Well look, I'll go double check on this then but I could have sworn they were fully moving into NAS style and the aged stock was running out. I haven't seen any aged versions around here or any duty free I've been to (3-5 of them in the past year around the world) so it was my understanding the supply was going very fast and all the years were being replaced by that color scheme version (amber, green, red etc). I don't know if those stores have backstock or it's still coming but I haven't seen aged Mac in quite a while. I did read an article oh probably 6 months ago about it and Mac said that they were in favor of it (eh who knows) becuase everyone gets so wrapped up in the exact year/age of a scotch when really it's only an indicator and there's stuff that's junk at 25-30 years and it's novelty and then things like QC that are only actually about 6-7 years and in the end as long as it's a good product and you trust the brand and blender, then who cares what exact number of 'years' it aged for. It's like picking a suit based on a brand name and chest size, really doesn't tell you anything you actually need to know about how it'll fit you. I only have a Mac 12 myself, would like to add the 18 and was bummed I missed out on that CS version a couple of years 'back.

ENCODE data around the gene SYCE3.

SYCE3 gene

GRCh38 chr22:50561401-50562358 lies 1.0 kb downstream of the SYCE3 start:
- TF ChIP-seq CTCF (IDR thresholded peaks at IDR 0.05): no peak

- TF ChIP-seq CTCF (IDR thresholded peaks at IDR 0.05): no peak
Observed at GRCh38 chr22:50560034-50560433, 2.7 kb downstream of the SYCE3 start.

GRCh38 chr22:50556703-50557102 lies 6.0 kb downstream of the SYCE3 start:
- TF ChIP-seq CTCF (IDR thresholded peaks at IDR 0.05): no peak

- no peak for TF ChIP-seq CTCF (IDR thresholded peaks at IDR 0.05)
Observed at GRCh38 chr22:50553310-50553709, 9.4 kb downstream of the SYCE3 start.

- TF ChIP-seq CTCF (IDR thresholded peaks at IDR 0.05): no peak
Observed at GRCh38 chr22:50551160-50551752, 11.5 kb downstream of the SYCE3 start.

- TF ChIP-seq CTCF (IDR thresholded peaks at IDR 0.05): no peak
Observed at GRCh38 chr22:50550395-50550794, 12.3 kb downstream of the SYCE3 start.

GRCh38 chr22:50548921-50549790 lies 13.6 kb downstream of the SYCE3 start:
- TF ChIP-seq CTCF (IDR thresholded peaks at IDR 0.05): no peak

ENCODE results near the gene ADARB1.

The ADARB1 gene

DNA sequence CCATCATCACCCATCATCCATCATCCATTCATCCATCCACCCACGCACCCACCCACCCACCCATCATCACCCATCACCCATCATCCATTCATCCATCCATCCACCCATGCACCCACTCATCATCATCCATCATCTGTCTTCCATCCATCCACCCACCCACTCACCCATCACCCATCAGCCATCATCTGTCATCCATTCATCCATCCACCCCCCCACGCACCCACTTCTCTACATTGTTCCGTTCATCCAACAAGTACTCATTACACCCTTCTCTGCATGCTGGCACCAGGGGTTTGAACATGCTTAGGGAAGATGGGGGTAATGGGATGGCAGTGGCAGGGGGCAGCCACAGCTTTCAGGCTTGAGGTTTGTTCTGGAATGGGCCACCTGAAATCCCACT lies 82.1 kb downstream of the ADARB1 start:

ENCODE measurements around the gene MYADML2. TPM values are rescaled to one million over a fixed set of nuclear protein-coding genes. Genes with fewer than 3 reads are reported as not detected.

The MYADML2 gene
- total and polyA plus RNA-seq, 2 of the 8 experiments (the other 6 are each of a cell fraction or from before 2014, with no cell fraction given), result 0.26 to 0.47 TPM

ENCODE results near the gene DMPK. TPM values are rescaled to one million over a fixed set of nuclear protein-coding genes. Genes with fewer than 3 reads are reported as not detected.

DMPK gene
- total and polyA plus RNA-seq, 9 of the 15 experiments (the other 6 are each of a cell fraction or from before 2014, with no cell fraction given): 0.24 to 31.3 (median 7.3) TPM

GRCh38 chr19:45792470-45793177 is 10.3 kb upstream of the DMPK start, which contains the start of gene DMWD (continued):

For me, it's about full disclosure. Like that tag on an article of clothing indicating the fabric composition. It might not be an important element for everyone to know, but it's important information to those in search of quality. It has not been an issue for distilleries in the past to clearly mark the age on their bottlings. Sure it has a lot to do with the whiskey shortage world wide, but it suggests that they are aware of the marketing misstep of being transparent with these NAS bottlings.
I would not care if a good dram just happen to be 6 or even 3 years old, but have the courage to present this information on the bottle. It's something we would demand on our other sartorial endeavors, why not here?